The falling copper price, tumbling global trade, a flattening yield curve, weakening industrial production and the rolling over of monthly job creation all point to an economy headed into contraction.
But as mentioned earlier, to confirm that this recession may have already arrived, we need to look no further than the data published by the Bureau of Economic Analysis (BEA) and the Bureau of Labor Statistics (BLS).
The definition of recession is two consecutive quarters of negative GDP growth, according to the National Bureau of Economic Research, though that is not an official designation. During Q4 2015 and Q1 2016, real GDP posted 1.4 percent and 0.8 percent growth, respectively—so officially we're not in one yet. However, when deflating nominal GDP by the core rate of Consumer Price Inflation (CPI) published by the BLS, you get real GDP of just 0.3 percent in Q4, and negative 0.8 percent during Q1. Therefore, the economy is dangerously close to a contractionary phase; and is already in one when averaging the prior two quarters (at minus 0.25 percent when adjusted by core inflation).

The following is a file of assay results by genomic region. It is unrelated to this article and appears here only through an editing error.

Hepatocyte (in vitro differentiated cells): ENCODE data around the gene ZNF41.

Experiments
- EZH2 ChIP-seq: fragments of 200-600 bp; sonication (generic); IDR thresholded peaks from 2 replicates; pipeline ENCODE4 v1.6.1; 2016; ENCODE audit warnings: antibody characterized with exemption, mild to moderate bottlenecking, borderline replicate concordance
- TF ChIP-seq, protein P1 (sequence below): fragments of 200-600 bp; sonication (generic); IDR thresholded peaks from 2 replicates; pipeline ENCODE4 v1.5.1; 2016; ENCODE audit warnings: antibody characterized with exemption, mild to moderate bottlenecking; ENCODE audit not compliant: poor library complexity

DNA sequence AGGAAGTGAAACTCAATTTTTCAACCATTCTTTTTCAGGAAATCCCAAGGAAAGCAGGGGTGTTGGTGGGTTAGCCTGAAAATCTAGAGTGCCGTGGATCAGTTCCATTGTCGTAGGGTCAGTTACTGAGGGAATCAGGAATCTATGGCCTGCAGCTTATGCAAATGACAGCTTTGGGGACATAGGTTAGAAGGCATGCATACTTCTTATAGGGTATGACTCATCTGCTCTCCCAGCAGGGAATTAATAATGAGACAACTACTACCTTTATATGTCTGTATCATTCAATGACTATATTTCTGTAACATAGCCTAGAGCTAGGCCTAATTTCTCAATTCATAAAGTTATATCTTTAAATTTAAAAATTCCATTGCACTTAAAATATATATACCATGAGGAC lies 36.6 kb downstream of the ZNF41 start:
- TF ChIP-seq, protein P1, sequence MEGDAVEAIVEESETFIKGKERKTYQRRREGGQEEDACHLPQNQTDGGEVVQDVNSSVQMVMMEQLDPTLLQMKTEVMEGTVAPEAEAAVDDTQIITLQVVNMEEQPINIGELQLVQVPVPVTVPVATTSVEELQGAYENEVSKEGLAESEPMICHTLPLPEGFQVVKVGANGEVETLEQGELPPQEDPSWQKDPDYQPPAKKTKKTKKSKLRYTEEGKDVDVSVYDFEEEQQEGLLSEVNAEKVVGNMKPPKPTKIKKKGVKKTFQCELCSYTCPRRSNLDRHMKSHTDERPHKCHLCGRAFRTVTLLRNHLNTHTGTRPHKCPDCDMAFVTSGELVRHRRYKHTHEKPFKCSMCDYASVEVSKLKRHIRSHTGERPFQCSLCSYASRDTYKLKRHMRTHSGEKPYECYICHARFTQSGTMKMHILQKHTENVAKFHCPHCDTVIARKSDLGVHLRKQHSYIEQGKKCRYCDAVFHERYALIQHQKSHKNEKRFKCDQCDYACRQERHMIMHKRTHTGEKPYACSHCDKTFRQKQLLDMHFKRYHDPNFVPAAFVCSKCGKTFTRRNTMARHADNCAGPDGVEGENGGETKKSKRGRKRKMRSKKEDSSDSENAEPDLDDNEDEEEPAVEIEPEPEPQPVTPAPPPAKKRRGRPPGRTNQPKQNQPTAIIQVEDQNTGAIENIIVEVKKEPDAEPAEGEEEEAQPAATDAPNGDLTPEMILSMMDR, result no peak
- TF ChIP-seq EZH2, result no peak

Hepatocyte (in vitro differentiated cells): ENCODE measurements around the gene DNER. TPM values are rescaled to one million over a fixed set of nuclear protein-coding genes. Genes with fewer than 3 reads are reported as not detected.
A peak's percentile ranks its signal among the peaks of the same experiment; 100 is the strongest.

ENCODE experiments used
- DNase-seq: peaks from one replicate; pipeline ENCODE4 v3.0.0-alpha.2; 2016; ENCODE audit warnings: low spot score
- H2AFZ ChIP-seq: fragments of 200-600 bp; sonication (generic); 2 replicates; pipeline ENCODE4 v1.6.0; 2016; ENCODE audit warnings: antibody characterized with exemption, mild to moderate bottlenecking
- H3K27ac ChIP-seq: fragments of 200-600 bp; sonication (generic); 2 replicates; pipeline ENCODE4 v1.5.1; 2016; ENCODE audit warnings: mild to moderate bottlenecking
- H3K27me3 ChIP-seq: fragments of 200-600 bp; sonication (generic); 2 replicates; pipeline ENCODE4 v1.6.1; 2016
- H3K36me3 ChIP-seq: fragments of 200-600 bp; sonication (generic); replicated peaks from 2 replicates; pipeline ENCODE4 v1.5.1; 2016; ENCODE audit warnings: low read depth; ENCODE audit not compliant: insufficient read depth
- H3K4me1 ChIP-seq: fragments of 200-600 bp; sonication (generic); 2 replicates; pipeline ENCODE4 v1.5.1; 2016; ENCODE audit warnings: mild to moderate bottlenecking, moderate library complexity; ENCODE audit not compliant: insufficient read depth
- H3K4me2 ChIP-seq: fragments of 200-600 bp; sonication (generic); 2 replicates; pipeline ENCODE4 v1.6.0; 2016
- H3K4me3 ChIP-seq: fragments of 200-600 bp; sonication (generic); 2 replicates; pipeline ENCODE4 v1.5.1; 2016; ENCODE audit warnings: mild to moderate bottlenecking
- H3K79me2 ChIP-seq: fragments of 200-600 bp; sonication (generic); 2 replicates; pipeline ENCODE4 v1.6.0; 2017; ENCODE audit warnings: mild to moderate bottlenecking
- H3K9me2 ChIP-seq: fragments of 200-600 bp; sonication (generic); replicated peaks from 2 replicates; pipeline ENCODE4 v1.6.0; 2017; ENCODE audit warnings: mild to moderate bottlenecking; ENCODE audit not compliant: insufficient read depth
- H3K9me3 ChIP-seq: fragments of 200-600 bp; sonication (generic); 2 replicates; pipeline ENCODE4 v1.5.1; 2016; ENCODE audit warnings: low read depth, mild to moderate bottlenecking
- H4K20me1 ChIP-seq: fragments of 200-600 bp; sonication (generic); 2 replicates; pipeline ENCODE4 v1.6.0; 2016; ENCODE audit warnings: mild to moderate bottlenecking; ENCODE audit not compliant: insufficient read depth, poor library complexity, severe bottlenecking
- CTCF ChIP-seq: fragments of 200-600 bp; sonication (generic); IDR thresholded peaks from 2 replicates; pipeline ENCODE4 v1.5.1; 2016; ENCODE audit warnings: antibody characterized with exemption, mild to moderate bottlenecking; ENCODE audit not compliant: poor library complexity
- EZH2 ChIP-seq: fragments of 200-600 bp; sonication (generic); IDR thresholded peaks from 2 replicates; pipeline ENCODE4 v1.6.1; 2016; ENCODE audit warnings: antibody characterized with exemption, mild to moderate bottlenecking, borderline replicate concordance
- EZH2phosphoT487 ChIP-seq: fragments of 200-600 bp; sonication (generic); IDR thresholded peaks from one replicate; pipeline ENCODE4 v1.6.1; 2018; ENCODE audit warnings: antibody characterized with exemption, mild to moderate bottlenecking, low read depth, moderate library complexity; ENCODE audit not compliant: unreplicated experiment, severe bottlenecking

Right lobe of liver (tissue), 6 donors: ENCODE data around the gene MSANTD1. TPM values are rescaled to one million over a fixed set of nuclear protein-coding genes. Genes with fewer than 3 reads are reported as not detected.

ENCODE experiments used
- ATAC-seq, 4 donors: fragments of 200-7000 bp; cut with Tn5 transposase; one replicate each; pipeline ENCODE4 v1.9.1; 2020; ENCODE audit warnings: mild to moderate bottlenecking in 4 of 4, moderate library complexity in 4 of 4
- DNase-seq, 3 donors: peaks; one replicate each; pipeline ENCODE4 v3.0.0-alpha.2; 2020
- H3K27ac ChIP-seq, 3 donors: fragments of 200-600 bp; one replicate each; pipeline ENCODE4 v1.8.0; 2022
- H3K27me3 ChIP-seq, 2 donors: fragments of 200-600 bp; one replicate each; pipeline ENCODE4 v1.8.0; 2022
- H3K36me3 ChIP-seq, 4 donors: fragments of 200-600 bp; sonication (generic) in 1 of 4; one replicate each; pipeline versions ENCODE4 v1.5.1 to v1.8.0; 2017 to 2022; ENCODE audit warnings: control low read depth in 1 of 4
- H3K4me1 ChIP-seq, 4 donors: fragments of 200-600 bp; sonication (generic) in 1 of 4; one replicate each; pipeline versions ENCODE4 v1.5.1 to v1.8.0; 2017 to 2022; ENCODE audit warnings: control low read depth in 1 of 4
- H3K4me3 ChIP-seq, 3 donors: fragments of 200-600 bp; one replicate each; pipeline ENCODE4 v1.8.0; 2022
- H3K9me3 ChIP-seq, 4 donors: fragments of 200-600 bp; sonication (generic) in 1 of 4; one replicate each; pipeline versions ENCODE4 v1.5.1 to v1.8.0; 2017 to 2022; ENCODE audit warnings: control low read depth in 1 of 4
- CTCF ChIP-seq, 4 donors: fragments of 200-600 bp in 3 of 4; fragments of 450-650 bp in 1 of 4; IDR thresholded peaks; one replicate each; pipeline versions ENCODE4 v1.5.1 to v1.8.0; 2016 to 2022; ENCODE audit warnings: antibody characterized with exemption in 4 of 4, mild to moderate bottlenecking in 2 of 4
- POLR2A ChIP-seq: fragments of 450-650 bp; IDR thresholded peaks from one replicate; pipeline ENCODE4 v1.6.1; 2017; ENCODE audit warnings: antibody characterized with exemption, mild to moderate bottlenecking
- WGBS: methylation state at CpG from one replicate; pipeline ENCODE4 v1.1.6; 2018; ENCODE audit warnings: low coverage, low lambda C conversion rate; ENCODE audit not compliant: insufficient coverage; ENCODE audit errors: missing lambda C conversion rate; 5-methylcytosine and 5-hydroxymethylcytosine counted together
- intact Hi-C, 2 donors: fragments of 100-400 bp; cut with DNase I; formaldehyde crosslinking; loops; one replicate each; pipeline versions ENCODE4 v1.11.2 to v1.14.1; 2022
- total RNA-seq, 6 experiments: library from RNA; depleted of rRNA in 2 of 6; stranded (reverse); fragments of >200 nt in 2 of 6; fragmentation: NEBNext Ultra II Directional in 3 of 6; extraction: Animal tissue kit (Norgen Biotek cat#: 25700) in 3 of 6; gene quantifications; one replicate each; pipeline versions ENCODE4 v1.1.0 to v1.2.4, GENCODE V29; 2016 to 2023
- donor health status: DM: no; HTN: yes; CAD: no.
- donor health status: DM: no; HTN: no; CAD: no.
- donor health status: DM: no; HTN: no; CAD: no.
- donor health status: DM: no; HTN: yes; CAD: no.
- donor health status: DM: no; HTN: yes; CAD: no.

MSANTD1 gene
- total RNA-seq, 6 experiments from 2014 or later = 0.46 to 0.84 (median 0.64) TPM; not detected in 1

It took 1.5 years to bring the economy out of the Great Recession that began in December 2007. And it took a $3.7 trillion increase in the Federal Reserve's balance sheet, plus 525 basis points of interest-rates cuts to pull us out. The major problem is that stock market is now pricing in a strong recovery from the four quarters in a row that the S&P 500 has posted negative earnings growth. Another year, or more, of falling earnings for equities would result in a devastating bear market.
The Fed already has a bloated balance sheet in relation to GDP and only a few basis points to reduce borrowing costs before short-term rates hit zero percent. Therefore, there just isn't much the Fed can do this time around. Therefore, this next recession could last even longer than the previous one.
The stock market is pricing in perfection and is ill-prepared for a protracted recession that may already be underway. Prudent investors should hedge their portfolios now from such an unwelcome event.